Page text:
I know that for univariate framework, a typical process to deal with seasonality is :

  1. detect
  2. correct (for instance, withdraw seasonal factors)
  3. forecast
  4. re-seasonalize the forecasted series (for instance, incorporate seasonal factors back)

What would be the equivalent of such a pattern for ECM ?

The following crossvalidated thread points out that seasonality can be "handled [...] outside of the model (by seasonally adjusting the series before fitting a VAR)". But the precise steps are fuzzy to me.

Let's say $Y$ is my $I(1)$ target variable for ECM and I go :

  1. check if $Y$ seasonal
  2. correct with seasonal factors
  3. Engle-Granger test and find my cointegrating vector
  4. Forecast Long-Term relationship
  5. Apply seasonal factors back to re-seasonalize the forecast of $Y$
  6. Find the rest of VECM ($\Delta Y = ...$ & short-term)
  7. Forecast short-term relationship and final equation

Is this process correct ?

And what about the case where there is seasonality in the predictors too ?

Let's say, we have seasonality for some of the variables in $ X \;=\; (\;X_1,\;...,\;Xn\;) $ where $X$ is the cointegrating vector. And we come to step 5.

How am I supposed to seasonalize back the forecast ?

  • $\begingroup$ Steps 4-7 are a bit confusing, especially the division into long and short term stuff. Putting the seasonal factors back in between them does not sound logical. Here is what I would do. Given that you have done steps 1-3 and found that your variables are cointegrated, you should then: 4. Fit a VECM. 5. Make forecasts from it. 6. Add/multiply the seasonal forecasts to the ones you got from the VECM. Done. $\endgroup$ Commented Jan 21, 2021 at 19:27
  • $\begingroup$ Thanks for the additional details. I was inclined to think that my pattern was flawed, but I could not point where exactly. Seems indeed better practice to leave the ECM inner-sequence untouched and to incorporate seasonality back only after the overall forecast of both long-term and short-term components. $\endgroup$ Commented Jan 22, 2021 at 10:41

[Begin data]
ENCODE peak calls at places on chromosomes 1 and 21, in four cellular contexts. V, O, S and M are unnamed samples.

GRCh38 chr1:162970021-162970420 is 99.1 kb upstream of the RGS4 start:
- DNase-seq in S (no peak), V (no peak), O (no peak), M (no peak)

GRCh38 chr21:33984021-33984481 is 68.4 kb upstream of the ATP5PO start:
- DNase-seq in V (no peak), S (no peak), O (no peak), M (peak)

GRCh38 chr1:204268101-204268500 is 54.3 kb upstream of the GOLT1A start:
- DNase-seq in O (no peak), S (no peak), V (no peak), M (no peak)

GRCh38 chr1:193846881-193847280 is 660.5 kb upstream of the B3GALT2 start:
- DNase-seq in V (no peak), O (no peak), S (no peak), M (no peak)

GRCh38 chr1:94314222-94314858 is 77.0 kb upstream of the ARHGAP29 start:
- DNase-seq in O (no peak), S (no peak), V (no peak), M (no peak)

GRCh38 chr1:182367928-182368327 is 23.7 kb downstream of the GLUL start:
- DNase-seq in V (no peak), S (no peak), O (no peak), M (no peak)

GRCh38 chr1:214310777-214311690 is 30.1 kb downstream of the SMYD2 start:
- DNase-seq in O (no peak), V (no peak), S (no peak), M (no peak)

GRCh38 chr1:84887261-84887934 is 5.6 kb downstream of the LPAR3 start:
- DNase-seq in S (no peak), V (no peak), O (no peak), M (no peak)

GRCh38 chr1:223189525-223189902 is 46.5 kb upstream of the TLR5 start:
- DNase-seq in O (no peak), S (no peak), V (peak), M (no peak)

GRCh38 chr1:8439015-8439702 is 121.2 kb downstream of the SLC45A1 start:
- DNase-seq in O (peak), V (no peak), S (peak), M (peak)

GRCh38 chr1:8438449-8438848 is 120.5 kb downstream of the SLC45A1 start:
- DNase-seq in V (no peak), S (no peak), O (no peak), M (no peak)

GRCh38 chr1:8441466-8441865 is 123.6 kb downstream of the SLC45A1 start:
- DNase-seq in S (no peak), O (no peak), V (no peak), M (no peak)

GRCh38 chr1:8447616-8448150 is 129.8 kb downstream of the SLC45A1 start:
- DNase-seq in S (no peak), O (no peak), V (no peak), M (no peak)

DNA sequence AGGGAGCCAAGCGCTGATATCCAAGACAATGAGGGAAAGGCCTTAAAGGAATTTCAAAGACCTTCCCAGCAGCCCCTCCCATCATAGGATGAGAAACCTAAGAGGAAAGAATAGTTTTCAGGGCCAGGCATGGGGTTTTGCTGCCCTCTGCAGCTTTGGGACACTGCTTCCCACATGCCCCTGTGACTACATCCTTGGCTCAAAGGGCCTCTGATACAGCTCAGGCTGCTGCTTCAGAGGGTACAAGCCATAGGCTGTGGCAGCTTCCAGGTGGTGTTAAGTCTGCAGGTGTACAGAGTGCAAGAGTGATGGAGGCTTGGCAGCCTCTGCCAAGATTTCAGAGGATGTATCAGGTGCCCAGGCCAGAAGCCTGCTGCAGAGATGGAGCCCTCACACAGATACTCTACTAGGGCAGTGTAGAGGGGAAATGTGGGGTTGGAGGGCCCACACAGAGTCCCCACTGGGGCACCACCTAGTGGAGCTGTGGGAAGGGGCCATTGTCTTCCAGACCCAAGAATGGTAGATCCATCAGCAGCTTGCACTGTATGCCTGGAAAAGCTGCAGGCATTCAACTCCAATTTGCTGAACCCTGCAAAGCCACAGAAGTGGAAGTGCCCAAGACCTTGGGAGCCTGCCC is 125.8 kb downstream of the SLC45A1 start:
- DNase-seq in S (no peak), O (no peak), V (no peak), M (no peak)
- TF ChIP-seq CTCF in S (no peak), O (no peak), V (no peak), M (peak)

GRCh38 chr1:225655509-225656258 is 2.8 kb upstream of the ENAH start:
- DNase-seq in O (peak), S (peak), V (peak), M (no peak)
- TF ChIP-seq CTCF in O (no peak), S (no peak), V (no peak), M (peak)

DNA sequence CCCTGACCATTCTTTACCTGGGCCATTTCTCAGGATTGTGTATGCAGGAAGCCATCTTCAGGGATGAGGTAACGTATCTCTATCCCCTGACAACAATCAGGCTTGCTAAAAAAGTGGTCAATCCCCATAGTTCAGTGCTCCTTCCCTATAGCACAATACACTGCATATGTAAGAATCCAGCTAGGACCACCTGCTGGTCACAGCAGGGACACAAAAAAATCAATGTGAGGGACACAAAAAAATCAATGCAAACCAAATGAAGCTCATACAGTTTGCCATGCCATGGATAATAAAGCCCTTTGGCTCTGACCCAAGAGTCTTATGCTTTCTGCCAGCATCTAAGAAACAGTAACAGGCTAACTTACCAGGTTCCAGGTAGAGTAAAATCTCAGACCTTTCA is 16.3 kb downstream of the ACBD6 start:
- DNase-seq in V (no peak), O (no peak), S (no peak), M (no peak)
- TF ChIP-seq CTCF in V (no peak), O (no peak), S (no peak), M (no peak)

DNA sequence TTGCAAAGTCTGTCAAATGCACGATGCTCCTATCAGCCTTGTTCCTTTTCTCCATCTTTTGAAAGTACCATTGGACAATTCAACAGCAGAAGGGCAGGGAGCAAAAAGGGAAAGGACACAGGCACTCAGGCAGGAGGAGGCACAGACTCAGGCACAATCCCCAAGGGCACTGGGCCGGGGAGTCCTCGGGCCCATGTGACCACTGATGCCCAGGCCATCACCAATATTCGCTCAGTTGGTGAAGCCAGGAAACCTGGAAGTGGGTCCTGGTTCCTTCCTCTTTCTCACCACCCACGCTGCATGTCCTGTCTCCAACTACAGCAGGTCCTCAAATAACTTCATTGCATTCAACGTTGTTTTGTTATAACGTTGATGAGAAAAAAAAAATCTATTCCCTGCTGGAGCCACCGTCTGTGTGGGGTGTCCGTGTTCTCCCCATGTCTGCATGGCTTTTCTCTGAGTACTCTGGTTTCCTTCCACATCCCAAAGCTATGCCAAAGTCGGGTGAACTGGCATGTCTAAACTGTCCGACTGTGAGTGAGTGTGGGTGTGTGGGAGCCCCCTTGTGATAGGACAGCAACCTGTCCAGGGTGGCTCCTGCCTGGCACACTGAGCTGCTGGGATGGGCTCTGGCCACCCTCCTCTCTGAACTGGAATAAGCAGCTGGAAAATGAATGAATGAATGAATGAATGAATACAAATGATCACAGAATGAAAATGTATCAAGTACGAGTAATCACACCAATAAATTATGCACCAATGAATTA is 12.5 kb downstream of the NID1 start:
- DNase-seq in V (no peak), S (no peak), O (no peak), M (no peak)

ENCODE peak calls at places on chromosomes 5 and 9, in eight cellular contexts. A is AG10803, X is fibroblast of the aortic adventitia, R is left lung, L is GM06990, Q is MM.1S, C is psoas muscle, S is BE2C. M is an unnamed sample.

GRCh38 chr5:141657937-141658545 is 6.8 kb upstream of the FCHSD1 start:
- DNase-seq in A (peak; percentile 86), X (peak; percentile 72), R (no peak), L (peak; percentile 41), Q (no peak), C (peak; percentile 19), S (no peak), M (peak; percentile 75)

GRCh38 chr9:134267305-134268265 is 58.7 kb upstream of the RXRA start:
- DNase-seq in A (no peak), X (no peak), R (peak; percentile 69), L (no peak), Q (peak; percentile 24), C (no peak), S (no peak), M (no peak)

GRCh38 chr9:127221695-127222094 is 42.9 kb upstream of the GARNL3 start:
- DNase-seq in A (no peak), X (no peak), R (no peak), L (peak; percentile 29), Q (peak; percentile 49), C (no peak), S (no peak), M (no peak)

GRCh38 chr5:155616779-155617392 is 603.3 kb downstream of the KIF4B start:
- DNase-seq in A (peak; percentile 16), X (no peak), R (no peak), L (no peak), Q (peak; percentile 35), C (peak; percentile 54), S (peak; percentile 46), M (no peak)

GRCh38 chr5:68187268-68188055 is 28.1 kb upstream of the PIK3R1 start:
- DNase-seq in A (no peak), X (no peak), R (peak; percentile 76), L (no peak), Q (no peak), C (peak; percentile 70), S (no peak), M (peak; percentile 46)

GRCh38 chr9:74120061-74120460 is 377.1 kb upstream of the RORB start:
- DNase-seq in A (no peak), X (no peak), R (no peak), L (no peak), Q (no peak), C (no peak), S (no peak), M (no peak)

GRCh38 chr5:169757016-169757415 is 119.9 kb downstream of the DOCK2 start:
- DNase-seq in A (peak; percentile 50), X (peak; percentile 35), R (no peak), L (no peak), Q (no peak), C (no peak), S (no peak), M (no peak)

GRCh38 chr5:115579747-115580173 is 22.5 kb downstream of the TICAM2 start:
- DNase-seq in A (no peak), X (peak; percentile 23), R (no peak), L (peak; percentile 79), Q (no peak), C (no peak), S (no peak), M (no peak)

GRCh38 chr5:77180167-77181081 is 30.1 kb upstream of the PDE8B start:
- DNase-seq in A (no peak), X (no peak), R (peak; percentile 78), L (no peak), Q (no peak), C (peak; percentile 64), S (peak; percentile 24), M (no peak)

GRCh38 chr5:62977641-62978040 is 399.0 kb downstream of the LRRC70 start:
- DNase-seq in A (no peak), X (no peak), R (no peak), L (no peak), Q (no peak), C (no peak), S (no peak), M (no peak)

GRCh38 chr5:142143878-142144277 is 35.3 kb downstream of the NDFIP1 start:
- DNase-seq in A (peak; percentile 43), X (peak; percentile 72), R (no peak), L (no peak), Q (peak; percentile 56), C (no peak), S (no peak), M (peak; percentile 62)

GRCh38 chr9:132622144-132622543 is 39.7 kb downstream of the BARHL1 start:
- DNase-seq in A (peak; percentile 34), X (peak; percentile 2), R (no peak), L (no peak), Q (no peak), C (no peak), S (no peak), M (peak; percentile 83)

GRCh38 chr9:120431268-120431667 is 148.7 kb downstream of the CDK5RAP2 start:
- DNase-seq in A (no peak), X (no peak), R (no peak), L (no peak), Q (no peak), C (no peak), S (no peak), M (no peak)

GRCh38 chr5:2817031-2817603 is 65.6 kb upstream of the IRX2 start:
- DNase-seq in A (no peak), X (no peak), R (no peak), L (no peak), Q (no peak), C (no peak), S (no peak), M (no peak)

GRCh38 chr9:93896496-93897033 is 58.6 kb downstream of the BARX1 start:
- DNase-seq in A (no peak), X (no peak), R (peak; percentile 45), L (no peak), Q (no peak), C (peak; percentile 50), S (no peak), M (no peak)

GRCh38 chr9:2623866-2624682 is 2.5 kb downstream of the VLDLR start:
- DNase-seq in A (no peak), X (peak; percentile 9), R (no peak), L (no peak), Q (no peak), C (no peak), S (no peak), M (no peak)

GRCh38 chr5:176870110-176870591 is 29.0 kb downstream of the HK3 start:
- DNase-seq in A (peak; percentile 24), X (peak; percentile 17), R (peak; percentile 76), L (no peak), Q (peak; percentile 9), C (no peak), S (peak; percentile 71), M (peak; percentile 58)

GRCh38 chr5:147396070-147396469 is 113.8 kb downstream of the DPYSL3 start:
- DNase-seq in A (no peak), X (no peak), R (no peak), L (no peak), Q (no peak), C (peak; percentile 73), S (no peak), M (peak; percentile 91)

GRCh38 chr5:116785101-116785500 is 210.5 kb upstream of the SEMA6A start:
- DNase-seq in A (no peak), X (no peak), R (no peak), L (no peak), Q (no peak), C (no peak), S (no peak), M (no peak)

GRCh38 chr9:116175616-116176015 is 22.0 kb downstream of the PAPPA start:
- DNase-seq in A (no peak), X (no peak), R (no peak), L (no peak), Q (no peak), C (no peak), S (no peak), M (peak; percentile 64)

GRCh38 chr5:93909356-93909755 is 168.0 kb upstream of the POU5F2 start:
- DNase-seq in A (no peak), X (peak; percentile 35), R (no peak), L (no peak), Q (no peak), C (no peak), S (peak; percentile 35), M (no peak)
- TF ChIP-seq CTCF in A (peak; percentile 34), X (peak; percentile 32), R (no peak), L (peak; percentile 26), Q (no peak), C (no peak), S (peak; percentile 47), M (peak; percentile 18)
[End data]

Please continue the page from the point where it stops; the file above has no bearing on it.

1 Answer 1


How to handle seasonality outside of the VECM and incorporate it into the forecasts? One possible recipy is as follows*:

  1. Seasonaly adjust each seasonal variable separately using e.g. SARIMA, ARIMA with seasonal dummies or Fourier terms, STL decomposition or another method.
    For each seasonal variable, produce forecasts of the seasonal component.
  2. Model the seasonally-adjusted seasonal variables and the nonseasonal variables, if any, with a VECM.
    Produce forecasts from the VECM.
  3. If the seasonal adjustment was additive, add the forecasts from the VECM to the seasonal forecasts. If the seasonal adjustment was multiplicative, multiply them.

You now have forecasts of the original variables.

*This assumes the seasonally-adjusted variables can be adequately modelled by a VECM.

  • $\begingroup$ Thanks, I got the overall approach now. Your answer leaves me with another puzzle though. What do you mean by "forecast of the seasonal component" ? It seems you're advocating for a forecast in the same sense as for a stationary residual, meaning something quite different from applying seasonal indices at the end of the process. I have no memory of ever reading about this. I have found some litterature about logair (a series of airline passenger dealt with in an article of Box and Jenkins) that seems related to a handling of seasonality I was not aware of, but it may be out of the subject. $\endgroup$ Commented Jan 22, 2021 at 10:39
  • $\begingroup$ @JohannesKonrad, in the simplest case of seasonal dummies, you just use the estimated slope coefficient for the dummy for the appropriate season as a forecast. In case of other deterministic seasonal patterns, you extrapolate them into the future and pick the one you need for the corresponding season of interest. I am not sure what you mean by seasonal indices. $\endgroup$ Commented Jan 22, 2021 at 11:01
  • $\begingroup$ I should probably have said seasonal factors, as in my main post, instead of indices which I though was equivalent. I just mean the values S(t) that are added (multiplied) with other components in additive (multiplicative) schema. From what I grasp of your response I will have to modify the inner equations of long-term and short-term relationships to add seasonal dummies as predictors. Which I'm not sure I know how to do neither in SAS nor in R. Anyway, thanks for your very quick and instructive answers. I understand much better now. $\endgroup$ Commented Jan 22, 2021 at 12:10
  • $\begingroup$ @JohannesKonrad, once the variables have been seasonally adjusted in step 1, there is nothing special about VECM in step 2; no need to add any seasonal dummies there. Now, if you want to model seasonality within VECM (which is not what my answer is about), then you add seasonal dummies as exogenous variables in a VECM. Conceptually that is pretty simple. In R it is also simple, as model fitting functions often have the option for exogenous regressors. $\endgroup$ Commented Jan 22, 2021 at 12:28

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